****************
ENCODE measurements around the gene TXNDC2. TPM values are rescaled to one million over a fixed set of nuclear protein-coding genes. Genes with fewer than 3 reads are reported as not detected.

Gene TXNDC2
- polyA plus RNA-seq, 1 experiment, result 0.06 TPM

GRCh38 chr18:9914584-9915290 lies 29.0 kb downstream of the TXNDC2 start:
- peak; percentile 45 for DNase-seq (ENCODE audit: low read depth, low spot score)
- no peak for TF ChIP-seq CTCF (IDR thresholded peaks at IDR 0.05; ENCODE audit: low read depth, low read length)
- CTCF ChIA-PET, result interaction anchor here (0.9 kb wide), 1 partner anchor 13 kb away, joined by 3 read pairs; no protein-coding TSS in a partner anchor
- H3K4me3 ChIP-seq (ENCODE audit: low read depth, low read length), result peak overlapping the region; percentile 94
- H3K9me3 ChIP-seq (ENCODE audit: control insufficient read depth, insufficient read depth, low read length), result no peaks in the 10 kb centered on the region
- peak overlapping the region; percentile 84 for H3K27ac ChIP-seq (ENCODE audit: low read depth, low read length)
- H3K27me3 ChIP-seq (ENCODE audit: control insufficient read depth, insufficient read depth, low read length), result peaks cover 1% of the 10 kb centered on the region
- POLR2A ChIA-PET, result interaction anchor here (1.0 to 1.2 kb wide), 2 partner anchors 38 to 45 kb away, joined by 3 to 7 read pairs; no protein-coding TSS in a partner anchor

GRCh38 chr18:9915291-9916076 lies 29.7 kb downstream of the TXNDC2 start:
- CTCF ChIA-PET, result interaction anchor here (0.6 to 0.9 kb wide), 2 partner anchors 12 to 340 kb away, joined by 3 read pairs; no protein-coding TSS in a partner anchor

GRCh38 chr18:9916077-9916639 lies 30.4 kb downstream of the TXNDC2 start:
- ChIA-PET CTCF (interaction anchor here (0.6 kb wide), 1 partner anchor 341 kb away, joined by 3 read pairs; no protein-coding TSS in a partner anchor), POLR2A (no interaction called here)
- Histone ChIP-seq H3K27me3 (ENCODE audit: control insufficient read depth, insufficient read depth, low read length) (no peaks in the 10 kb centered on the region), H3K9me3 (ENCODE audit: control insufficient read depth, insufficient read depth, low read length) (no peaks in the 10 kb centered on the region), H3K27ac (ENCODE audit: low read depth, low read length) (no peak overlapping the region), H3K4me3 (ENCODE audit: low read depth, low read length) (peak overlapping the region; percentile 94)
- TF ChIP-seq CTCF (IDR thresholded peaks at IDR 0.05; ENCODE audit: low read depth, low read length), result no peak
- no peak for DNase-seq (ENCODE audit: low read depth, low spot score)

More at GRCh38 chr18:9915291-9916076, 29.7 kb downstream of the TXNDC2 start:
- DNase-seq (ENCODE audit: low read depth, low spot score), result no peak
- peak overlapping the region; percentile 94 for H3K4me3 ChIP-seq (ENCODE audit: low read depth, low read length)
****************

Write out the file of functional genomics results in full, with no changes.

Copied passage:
ENCODE measurements around the gene TXNDC2. TPM values are rescaled to one million over a fixed set of nuclear protein-coding genes. Genes with fewer than 3 reads are reported as not detected.

Gene TXNDC2
- polyA plus RNA-seq, 1 experiment, result 0.06 TPM

GRCh38 chr18:9914584-9915290 lies 29.0 kb downstream of the TXNDC2 start:
- peak; percentile 45 for DNase-seq (ENCODE audit: low read depth, low spot score)
- no peak for TF ChIP-seq CTCF (IDR thresholded peaks at IDR 0.05; ENCODE audit: low read depth, low read length)
- CTCF ChIA-PET, result interaction anchor here (0.9 kb wide), 1 partner anchor 13 kb away, joined by 3 read pairs; no protein-coding TSS in a partner anchor
- H3K4me3 ChIP-seq (ENCODE audit: low read depth, low read length), result peak overlapping the region; percentile 94
- H3K9me3 ChIP-seq (ENCODE audit: control insufficient read depth, insufficient read depth, low read length), result no peaks in the 10 kb centered on the region
- peak overlapping the region; percentile 84 for H3K27ac ChIP-seq (ENCODE audit: low read depth, low read length)
- H3K27me3 ChIP-seq (ENCODE audit: control insufficient read depth, insufficient read depth, low read length), result peaks cover 1% of the 10 kb centered on the region
- POLR2A ChIA-PET, result interaction anchor here (1.0 to 1.2 kb wide), 2 partner anchors 38 to 45 kb away, joined by 3 to 7 read pairs; no protein-coding TSS in a partner anchor

GRCh38 chr18:9915291-9916076 lies 29.7 kb downstream of the TXNDC2 start:
- CTCF ChIA-PET, result interaction anchor here (0.6 to 0.9 kb wide), 2 partner anchors 12 to 340 kb away, joined by 3 read pairs; no protein-coding TSS in a partner anchor

GRCh38 chr18:9916077-9916639 lies 30.4 kb downstream of the TXNDC2 start:
- ChIA-PET CTCF (interaction anchor here (0.6 kb wide), 1 partner anchor 341 kb away, joined by 3 read pairs; no protein-coding TSS in a partner anchor), POLR2A (no interaction called here)
- Histone ChIP-seq H3K27me3 (ENCODE audit: control insufficient read depth, insufficient read depth, low read length) (no peaks in the 10 kb centered on the region), H3K9me3 (ENCODE audit: control insufficient read depth, insufficient read depth, low read length) (no peaks in the 10 kb centered on the region), H3K27ac (ENCODE audit: low read depth, low read length) (no peak overlapping the region), H3K4me3 (ENCODE audit: low read depth, low read length) (peak overlapping the region; percentile 94)
- TF ChIP-seq CTCF (IDR thresholded peaks at IDR 0.05; ENCODE audit: low read depth, low read length), result no peak
- no peak for DNase-seq (ENCODE audit: low read depth, low spot score)

More at GRCh38 chr18:9915291-9916076, 29.7 kb downstream of the TXNDC2 start:
- DNase-seq (ENCODE audit: low read depth, low spot score), result no peak
- peak overlapping the region; percentile 94 for H3K4me3 ChIP-seq (ENCODE audit: low read depth, low read length)